Also, on the menu for 2016 is big data and the Internet of Things (IoT). IoT is again to be a prominent theme, with increasingly more technology converging to create a further connected world. With exponential increases in data volumes expected over the coming years, the mobile world will be a buzz with the potential that big data holds for developing their offerings.
With the 30th annual MWC just around the corner, we thought we’d take a look at how the makeup of the world-leading event has changed over the past year. Whilst a lot of the big players remain the same, there have been more changes in the demographic of the world’s biggest mobile trade show. From a country by country perspective, we talk about some of 2016’s biggest movers:
After having no exhibitors in 2015, at MWC 2016, Bangladesh will have four firms (Brainstation 23, Datasoft, Nascenia, SDSL) exhibiting stands this February. All the firms specialize in application development for mobile platforms. The highlights the growth in demand for intuitive mobile software worldwide, and the high production standards offered in emerging economies such as Bangladesh.
Egypt & Hong Kong
Another two nations who will have significantly greater presences at the MWC 2016 are Egypt and Hong Kong. WWhileEgypt has jumped from a sole exhibitor last year, to ten exhibitors in 2016, Hong Kong has doubled its exhibitors from 14 to 28 at this year’s event. The growth in Hong Kong’s exports to MWC is no surprise given the city offers one of the most transparent and efficient start-up communities in the world. It is likely that because of Hong Kong’s vibrant entrepreneurial community, we will continue to see more of them in the years to come.
Part of these 14 extra exhibitors from Hong Kong this year are three application development houses, again demonstrating that growing mobile penetration (particularly smartphone) and the popularity of Software as a Service (SaaS), are driving the need for development expertise worldwide.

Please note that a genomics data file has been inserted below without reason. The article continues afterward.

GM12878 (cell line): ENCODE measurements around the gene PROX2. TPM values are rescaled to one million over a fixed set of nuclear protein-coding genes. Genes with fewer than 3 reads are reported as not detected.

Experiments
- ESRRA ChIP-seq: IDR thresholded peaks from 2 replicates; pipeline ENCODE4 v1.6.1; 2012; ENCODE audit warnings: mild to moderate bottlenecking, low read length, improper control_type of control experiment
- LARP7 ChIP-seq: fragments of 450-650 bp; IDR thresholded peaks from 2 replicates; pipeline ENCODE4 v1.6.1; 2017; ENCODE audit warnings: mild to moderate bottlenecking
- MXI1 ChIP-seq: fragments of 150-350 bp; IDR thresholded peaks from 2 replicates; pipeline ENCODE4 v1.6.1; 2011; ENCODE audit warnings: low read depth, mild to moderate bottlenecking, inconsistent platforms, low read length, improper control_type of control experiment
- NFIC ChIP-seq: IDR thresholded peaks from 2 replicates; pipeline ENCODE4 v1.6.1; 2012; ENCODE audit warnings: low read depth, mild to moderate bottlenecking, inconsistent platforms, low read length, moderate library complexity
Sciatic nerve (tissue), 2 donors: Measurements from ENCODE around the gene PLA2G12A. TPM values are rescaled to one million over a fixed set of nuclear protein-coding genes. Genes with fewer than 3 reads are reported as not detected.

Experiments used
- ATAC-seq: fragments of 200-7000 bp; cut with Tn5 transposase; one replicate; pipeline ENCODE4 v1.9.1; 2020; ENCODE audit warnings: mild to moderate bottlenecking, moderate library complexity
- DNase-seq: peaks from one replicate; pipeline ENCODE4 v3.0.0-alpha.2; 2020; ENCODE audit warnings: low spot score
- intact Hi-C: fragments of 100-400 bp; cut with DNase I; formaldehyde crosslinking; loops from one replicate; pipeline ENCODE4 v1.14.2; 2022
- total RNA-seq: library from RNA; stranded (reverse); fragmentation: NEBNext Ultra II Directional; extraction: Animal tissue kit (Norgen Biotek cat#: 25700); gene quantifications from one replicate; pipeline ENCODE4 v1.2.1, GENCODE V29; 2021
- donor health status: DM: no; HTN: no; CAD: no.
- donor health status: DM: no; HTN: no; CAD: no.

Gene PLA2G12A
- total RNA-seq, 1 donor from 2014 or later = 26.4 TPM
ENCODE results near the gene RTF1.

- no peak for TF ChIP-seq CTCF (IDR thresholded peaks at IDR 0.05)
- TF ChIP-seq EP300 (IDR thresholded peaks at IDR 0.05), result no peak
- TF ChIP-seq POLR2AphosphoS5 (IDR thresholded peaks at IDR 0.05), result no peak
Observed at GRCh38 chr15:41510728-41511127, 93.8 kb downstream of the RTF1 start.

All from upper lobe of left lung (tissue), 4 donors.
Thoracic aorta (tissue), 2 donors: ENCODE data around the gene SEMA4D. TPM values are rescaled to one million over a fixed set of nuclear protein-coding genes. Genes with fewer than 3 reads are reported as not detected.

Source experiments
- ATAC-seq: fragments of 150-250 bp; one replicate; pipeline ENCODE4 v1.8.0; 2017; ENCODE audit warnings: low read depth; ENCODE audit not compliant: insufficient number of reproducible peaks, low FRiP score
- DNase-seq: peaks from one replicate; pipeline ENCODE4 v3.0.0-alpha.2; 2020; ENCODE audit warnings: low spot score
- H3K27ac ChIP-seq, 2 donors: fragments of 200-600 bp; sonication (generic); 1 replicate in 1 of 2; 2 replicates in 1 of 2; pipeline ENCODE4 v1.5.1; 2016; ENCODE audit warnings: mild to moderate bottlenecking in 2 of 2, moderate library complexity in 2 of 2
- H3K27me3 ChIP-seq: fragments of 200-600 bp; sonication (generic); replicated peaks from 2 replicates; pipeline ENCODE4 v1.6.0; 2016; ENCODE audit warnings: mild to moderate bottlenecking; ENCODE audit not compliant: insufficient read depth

This is a theme consistent with Egypt’s increased presence at the show, boasting four new development focussed firms. Despite a less vibrant startup community and what remains a tumultuous political and economic climates, more Egyptian firms have been able to attend this year’s MWC than in 2015.
Another success story of MWC 2016 is China. As has been the case for years, the People’s Republic are arriving in Barcelona with an array of consumer electronic and other manufacturing-intensive showings. Suffice to say, China has a significant presence at both the CES and the MWC.
Whilst many of the established technology giants are losing floor space to firms from emerging economies, China is boasting a 16% increase in exhibitions, an impressive feat by any measure. And all this after a year in which ‘fears over Chinese slowdown’ was an all too common phrase.
Unlike China, Japan has not experienced growth in exhibitors at the MWC 2016. Having sent 27 exhibitors in 2015, this year only 15 firms will be making the cross-continental trip to Spain. As expected, big Japanese vendors such as Sony and Fujitsu will be making the journey, but it is nonetheless a substantially smaller crew. This may be the side effect of a sluggish 2015 for the Japanese economy.